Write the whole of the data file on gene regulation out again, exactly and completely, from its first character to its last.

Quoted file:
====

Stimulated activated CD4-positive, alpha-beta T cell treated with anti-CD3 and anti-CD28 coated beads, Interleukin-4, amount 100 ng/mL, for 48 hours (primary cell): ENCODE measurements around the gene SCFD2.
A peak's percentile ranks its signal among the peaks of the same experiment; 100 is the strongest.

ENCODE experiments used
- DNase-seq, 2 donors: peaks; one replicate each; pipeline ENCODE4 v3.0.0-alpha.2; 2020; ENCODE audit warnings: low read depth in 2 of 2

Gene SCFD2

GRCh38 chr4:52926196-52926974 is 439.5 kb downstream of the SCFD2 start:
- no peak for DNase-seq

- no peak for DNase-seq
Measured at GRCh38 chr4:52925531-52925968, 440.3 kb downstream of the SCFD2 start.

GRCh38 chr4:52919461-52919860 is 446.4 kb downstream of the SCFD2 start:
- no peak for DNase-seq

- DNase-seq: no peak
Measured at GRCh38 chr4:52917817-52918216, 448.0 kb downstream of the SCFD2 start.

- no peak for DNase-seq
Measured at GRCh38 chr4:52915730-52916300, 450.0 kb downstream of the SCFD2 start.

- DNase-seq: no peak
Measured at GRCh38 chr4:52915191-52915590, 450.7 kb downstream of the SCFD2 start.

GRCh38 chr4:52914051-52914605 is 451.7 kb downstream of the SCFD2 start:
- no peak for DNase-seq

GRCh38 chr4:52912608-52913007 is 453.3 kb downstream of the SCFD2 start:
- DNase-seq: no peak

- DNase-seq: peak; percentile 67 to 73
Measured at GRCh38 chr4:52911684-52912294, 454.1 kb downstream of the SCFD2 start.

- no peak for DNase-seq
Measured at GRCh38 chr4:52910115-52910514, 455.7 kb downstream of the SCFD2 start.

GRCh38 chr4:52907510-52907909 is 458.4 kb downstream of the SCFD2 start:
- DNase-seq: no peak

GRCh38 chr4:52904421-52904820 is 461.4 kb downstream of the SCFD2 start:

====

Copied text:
Stimulated activated CD4-positive, alpha-beta T cell treated with anti-CD3 and anti-CD28 coated beads, Interleukin-4, amount 100 ng/mL, for 48 hours (primary cell): ENCODE measurements around the gene SCFD2.
A peak's percentile ranks its signal among the peaks of the same experiment; 100 is the strongest.

ENCODE experiments used
- DNase-seq, 2 donors: peaks; one replicate each; pipeline ENCODE4 v3.0.0-alpha.2; 2020; ENCODE audit warnings: low read depth in 2 of 2

Gene SCFD2

GRCh38 chr4:52926196-52926974 is 439.5 kb downstream of the SCFD2 start:
- no peak for DNase-seq

- no peak for DNase-seq
Measured at GRCh38 chr4:52925531-52925968, 440.3 kb downstream of the SCFD2 start.

GRCh38 chr4:52919461-52919860 is 446.4 kb downstream of the SCFD2 start:
- no peak for DNase-seq

- DNase-seq: no peak
Measured at GRCh38 chr4:52917817-52918216, 448.0 kb downstream of the SCFD2 start.

- no peak for DNase-seq
Measured at GRCh38 chr4:52915730-52916300, 450.0 kb downstream of the SCFD2 start.

- DNase-seq: no peak
Measured at GRCh38 chr4:52915191-52915590, 450.7 kb downstream of the SCFD2 start.

GRCh38 chr4:52914051-52914605 is 451.7 kb downstream of the SCFD2 start:
- no peak for DNase-seq

GRCh38 chr4:52912608-52913007 is 453.3 kb downstream of the SCFD2 start:
- DNase-seq: no peak

- DNase-seq: peak; percentile 67 to 73
Measured at GRCh38 chr4:52911684-52912294, 454.1 kb downstream of the SCFD2 start.

- no peak for DNase-seq
Measured at GRCh38 chr4:52910115-52910514, 455.7 kb downstream of the SCFD2 start.

GRCh38 chr4:52907510-52907909 is 458.4 kb downstream of the SCFD2 start:
- DNase-seq: no peak

GRCh38 chr4:52904421-52904820 is 461.4 kb downstream of the SCFD2 start: